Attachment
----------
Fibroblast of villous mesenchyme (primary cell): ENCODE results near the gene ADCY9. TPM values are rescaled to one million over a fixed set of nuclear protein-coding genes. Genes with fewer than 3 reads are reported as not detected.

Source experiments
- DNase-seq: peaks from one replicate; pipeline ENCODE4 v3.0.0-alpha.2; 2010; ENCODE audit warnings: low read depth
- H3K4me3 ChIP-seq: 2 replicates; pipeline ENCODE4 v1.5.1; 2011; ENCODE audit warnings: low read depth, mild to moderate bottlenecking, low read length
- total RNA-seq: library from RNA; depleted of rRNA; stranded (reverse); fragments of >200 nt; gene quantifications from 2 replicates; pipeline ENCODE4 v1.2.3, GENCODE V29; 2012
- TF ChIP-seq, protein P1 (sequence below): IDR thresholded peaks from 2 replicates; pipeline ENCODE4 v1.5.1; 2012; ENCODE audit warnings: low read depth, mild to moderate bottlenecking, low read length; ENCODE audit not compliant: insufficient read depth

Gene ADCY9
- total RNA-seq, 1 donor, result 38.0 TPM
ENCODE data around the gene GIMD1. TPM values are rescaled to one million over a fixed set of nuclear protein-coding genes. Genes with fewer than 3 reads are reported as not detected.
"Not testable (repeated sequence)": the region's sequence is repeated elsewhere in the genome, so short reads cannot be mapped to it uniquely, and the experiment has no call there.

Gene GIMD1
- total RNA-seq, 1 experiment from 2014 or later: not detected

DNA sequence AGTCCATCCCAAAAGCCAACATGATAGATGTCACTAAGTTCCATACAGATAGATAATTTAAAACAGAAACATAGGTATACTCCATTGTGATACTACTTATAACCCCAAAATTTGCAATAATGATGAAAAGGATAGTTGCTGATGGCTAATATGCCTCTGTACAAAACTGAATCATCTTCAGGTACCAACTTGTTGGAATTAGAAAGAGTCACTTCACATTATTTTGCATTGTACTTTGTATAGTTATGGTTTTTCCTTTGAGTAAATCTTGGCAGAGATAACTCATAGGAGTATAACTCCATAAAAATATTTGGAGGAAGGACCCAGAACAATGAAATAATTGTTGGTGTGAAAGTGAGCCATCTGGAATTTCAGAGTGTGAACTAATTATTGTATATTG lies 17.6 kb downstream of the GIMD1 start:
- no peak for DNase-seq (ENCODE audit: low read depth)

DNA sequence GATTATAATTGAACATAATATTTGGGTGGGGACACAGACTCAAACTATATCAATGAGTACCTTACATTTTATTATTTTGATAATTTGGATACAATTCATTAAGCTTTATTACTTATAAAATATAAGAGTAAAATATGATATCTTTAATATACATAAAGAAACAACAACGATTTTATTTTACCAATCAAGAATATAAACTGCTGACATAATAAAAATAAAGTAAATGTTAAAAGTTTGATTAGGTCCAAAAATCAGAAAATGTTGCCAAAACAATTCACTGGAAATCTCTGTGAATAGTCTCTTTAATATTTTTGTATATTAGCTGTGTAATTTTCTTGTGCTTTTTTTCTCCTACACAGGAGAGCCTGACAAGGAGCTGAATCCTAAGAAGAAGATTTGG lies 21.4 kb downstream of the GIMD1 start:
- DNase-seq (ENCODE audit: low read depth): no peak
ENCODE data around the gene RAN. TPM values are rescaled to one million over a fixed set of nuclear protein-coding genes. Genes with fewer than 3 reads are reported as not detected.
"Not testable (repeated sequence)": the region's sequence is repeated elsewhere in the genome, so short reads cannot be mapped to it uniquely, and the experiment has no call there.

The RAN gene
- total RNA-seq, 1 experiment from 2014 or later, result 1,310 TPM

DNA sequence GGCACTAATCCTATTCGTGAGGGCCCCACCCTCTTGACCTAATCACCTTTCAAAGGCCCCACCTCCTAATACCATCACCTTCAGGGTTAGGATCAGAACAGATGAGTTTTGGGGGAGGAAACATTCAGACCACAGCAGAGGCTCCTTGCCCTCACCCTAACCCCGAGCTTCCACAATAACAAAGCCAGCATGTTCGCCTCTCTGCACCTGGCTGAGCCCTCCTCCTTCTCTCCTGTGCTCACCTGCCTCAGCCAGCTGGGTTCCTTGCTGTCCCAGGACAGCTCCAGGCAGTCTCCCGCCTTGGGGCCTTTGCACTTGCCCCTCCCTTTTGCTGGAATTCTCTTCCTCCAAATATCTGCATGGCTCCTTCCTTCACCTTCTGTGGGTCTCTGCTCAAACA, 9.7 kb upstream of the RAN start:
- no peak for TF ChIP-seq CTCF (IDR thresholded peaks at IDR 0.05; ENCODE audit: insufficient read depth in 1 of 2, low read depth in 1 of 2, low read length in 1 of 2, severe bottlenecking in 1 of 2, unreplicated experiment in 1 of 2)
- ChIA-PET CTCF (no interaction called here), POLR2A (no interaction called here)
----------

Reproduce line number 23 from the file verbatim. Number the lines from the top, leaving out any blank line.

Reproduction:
- ChIA-PET CTCF (no interaction called here), POLR2A (no interaction called here)